With the delivery awards which concluded the festival. As always, the public was left with the feeling of having lived other lives that have known other people and other features in a short period. It’s the magic of cinema: to transfer the viewer to other places, other worlds (real or not), and leaves us with the desire to return.
Damascus international jeweler and watchmaker in the Middle East had a huge presence both on the first of 7th Dubai International Film Festival and the following night in an event with stars, adds glamorous as its official Jeweler and partner of the People’s Choice Award.
The collections of the legendary jeweler of choice was selective long list of celebrities wearing fabulous pieces on both nights as Hala Sarhan, one of the biggest celebrities in the Arab world, Egypt, has praised Egypt Libliba actress who received the honorary award Murex life last year, Egyptian actress Mai Al-Sharif, the talented and charming actress and singer Sherine Adel Egyptian and Syrian actress Kandaleft Dima.
Anan Fakhreddin, CEO of Damas, said, “Damas is proud to be showcased in Dubai’s leading film related event of the year. As UAE‘s most acclaimed jeweler and a home grown brand present in over 13 countries today across the world, we fully support the further development of the creative industries in the Emirates and across the region, and take pride in showcasing our world renowned collections at DIFF.”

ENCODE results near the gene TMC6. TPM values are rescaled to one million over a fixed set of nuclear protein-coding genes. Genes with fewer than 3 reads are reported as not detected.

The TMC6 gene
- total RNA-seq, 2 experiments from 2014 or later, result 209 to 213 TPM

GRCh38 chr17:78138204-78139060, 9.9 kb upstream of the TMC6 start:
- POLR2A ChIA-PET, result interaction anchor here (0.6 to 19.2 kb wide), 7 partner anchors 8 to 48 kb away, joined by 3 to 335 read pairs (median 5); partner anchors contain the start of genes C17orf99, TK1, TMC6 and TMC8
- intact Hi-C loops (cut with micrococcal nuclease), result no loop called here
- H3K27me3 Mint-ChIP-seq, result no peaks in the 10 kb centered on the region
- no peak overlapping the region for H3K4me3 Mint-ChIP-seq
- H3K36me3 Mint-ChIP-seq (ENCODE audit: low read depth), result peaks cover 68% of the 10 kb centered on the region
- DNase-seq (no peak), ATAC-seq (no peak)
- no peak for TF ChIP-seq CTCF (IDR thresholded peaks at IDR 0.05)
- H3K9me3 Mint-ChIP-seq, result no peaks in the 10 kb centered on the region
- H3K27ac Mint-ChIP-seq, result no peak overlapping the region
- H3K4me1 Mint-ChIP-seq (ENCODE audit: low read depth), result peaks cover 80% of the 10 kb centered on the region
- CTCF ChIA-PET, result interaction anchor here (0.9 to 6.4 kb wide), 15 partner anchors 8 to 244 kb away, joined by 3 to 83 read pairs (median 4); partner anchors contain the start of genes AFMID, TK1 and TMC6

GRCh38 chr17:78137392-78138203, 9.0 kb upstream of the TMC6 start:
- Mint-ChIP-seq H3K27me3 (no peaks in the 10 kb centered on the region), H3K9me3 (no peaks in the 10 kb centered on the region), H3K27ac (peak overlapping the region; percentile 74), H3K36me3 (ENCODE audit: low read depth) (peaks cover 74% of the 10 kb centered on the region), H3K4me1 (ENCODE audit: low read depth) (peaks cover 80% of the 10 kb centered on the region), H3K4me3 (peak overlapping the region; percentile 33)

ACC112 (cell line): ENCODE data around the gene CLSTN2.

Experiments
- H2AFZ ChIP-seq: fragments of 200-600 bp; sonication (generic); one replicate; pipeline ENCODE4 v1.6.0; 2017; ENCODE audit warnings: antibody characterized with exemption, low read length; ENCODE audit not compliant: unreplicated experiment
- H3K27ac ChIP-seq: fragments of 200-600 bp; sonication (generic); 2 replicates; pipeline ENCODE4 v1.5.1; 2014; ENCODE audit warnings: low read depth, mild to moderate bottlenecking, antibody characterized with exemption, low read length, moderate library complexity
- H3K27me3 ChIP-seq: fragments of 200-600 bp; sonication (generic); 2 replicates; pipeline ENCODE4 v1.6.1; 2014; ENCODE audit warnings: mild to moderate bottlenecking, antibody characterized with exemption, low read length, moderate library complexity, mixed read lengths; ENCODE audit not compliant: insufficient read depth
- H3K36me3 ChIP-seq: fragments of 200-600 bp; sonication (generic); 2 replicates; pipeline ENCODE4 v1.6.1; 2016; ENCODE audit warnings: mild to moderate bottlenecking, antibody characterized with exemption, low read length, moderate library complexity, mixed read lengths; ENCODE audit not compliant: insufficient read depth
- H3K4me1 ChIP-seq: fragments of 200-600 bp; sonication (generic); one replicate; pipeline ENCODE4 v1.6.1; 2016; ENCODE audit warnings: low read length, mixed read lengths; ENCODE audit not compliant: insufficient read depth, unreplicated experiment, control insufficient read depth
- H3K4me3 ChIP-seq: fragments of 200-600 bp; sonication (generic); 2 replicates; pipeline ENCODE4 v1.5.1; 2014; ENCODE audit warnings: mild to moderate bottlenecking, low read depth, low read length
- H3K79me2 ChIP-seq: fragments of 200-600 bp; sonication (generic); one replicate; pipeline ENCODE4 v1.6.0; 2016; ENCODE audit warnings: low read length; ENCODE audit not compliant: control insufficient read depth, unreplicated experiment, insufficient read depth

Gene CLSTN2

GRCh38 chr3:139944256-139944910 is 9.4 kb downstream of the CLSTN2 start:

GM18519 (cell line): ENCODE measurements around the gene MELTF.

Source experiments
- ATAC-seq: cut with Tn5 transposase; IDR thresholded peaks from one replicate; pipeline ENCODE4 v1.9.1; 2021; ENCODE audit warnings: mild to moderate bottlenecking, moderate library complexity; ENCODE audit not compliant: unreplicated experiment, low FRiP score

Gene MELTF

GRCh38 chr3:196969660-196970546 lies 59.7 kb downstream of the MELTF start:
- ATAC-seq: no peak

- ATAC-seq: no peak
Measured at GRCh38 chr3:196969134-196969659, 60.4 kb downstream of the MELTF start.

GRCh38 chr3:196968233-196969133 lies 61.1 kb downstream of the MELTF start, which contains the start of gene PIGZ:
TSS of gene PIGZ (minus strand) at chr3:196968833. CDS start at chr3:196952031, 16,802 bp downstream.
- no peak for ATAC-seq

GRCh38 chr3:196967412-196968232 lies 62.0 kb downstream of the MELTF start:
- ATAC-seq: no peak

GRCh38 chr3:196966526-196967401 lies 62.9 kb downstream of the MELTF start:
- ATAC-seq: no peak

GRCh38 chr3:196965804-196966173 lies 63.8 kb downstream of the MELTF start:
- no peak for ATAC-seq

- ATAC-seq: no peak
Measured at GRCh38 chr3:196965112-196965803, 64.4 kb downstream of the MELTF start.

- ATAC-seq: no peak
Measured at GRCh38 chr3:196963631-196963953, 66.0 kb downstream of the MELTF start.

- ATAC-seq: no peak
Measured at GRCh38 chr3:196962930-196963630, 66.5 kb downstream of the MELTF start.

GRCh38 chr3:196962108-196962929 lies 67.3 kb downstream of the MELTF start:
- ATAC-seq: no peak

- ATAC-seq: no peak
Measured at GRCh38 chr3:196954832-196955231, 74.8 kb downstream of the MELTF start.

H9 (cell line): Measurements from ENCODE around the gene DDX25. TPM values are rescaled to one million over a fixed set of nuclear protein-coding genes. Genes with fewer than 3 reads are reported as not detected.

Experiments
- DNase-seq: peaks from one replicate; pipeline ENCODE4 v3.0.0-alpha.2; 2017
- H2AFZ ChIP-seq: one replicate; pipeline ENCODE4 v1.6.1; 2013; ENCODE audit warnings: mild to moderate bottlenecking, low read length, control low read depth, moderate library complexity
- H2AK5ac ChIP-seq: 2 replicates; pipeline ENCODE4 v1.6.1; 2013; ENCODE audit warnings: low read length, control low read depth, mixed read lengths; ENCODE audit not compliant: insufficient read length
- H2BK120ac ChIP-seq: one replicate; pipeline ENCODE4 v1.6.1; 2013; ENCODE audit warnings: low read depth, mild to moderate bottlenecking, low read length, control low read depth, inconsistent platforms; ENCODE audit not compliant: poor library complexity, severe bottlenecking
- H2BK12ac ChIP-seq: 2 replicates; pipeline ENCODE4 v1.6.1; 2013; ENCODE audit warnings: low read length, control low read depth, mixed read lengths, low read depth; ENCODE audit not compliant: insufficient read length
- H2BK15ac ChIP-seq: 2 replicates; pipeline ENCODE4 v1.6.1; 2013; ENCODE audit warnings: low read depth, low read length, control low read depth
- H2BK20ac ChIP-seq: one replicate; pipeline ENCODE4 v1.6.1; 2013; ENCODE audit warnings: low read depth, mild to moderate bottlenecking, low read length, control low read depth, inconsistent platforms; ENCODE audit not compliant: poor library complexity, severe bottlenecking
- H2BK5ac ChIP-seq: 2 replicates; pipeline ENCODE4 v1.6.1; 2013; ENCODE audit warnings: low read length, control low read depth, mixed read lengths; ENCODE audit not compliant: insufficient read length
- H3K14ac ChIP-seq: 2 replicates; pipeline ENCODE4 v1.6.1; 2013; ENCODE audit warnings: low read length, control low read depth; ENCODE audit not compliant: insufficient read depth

“Both on the opening night and on the following night of the DIFF 2010 well known celebrities adorned themselves with Damas collections, while six beautiful models collectively showcased our stunning one of a kind jeweler, attracting a lot of attention from guests attending the event, including a number of regional and international celebrities. Our glamorous range of gold, diamond and pearl collections effortlessly matches the international status of the event,” Fakhreddin added.
He added, “Both DIFF and Damas recognize the power of creativity. While the DIFF showcases the power of art through film, Damas acknowledges the art of beauty and the beauty of art through its special one of a kind collections and pieces. It takes a lot of effort and time to craft beautiful jewellery for our discerning customers who instantly feel special and unique.”
The seventh edition of the Dubai International Film Festival 2010 will take place 12 to 19 December 2010, along with Dubai Studio City.